§ From William Eaton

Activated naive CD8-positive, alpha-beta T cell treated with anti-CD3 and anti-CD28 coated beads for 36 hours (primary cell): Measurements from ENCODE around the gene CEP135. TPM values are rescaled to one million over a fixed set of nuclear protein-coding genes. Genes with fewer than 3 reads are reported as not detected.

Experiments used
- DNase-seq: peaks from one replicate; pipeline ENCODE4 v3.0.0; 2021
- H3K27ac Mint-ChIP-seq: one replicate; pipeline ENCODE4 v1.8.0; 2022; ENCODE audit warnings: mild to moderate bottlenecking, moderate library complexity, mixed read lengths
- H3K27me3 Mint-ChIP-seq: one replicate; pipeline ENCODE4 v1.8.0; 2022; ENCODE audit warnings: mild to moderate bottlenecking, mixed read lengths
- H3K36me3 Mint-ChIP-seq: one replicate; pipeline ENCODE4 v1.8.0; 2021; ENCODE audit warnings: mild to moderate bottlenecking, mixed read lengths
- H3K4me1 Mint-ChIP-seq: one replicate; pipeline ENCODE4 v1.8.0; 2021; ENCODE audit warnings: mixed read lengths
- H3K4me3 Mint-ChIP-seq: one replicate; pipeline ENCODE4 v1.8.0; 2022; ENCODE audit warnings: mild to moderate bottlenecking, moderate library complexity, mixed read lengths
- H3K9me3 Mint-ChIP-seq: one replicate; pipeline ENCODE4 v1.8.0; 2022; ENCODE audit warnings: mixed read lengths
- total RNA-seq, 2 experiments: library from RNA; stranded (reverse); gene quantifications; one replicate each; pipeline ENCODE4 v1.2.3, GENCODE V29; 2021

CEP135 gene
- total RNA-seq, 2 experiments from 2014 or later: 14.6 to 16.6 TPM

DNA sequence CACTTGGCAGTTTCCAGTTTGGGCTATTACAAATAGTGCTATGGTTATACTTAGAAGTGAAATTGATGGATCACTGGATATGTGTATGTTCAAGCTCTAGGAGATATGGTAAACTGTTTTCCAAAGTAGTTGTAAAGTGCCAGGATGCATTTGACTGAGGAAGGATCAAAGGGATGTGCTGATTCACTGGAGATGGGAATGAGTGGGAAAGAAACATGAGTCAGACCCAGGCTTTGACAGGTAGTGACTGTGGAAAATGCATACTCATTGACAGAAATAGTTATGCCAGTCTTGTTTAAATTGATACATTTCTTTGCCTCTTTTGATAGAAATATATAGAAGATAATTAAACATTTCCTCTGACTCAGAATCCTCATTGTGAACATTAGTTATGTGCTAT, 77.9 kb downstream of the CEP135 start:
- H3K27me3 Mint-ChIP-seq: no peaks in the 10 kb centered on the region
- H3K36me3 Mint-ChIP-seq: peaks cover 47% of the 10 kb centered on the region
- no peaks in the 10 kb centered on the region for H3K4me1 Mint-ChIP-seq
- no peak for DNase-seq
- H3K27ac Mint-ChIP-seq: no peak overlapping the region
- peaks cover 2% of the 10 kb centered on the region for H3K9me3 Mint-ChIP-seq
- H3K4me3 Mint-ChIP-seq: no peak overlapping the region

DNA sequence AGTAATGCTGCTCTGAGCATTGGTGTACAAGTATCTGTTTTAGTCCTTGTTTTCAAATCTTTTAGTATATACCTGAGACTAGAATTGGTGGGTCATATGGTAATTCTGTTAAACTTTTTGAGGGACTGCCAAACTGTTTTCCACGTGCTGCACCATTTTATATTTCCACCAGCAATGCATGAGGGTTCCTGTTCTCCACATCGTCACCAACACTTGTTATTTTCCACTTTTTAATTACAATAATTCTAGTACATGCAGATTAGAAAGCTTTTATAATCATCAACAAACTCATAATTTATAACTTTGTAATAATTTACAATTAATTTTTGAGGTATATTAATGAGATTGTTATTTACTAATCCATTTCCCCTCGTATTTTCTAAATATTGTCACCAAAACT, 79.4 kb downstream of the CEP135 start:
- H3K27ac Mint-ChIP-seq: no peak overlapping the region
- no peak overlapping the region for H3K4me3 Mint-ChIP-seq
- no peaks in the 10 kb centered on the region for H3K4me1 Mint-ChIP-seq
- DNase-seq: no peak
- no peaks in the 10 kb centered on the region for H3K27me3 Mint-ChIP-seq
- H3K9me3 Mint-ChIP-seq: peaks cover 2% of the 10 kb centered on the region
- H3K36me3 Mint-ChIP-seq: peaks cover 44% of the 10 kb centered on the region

4 March 1803, Tunis. Commodore Morris in the Chesapeake, with the John Adams and the New York, anchored in the road of La Goulette “on the 22d. ult. 8 oclock A.M.” and Eaton sent for permission to go aboard. The dragoman returned at eleven with the bey’s refusal. The bey insisted Morris first report ashore. Eaton went to La Goulette and, using his permit to visit the Enterprize, passed the commandant of the castle and went to the squadron. On 23 Feb. he made his report and obtained his passport. Morris had received Eaton’s 26 Jan. letter relaying the bey’s claim for the prize ship [Paolina], as reported in Eaton’s 1 Feb. dispatch. He handed Morris the information of which enclosure A is a copy.1 On 24 Feb. Morris wrote the bey enclosure B, which Eaton delivered the same day.2 The bey proposed that Morris come ashore and that the validity of the prize be verified at Tunis, “signifying at the same time in unequivocal terms that if this proposition were not acceded to he would declare war.” On 25 Feb. Eaton reported this to Morris, who came ashore on 26 Feb. but was not admitted to an audience until 28 Feb. The ground of the bey’s claim, which Eaton detailed earlier,3 “was now gone over again,” and Morris declared his intention to order the prize to Gibraltar for adjudication. The bey “explicitly told” Morris that unless an investigation was made “on the spot” and the property restored, the bey would “place the United States in the same situation as they were with Tripoli!” Morris consented on condition that the bey would rest the case on evidence deduced from regular papers found on board the prize and would waive “all pretentions to such property as should not appear, bona fide, to belong to his subjects.” The bey assented and an officer was sent for the papers, the arrival of which was delayed until 1 Mar. by contrary winds. At the audience the bey insisted on the right of commerce with Tripoli in defiance of the blockade but conceded that the Americans might turn away his ships. “That right was contested. The Bey replied, that we might, if we pleased, capture his vessels; but that we should in the issue loose two for one. The Commodore met this menace by signifying that in case of resorting to reprisal by way of indemnity against regular captures he might possibly loose three for one.4 The question was then asked the Bey, whether in case of seizure on our part of contraband articles destined to Tripoli by his subjects, he should think of reclaiming such articles? He answered ‘We turks are not in the habit of thinking for futurity: it will be seasonable enough to discuss this subject when circumstances should make it necessary.’” On 27 and 28 Feb. Morris interviewed Hamet Gurgi, agent of Hamet Qaramanli, at the American house. Gurgi stated Hamet Qaramanli was waiting only for the cooperation of the U.S. squadron to attack Tripoli. Gurgi said Hamet could provide thirty thousand troops but would need “fifteen or twenty barrels of powder and sixteen thousand dollars” in assistance. Morris refused any subsidy but promised twenty barrels of powder and agreed to have the squadron before Tripoli in June to cooperate with Hamet Qaramanli. Gurgi requested passage to Derna to carry the information to Hamet Qaramanli. “This was not convenient. The critical state of affairs at Algiers required the immediate appearance of the squadron at that place; and want of provisions would oblige them to proceed thence to Gibraltar.” On 2 Mar. “at half past eleven A.M.” the papers of the prize in question were brought ashore, and the bey’s commercial agent, the master of the vessel, and the principal owner of the cargo arrived at the American house “at 4 P.M.” to examine the facts. The manifest indicated that the claimant had considerable bona fide share in the cargo and Morris agreed to order restitution. “Thus it appears that the appearance of the squadron has tranquilized our affairs here for a moment.” Morris and Cathcart attested in postscripts to the veracity of the description of the transactions.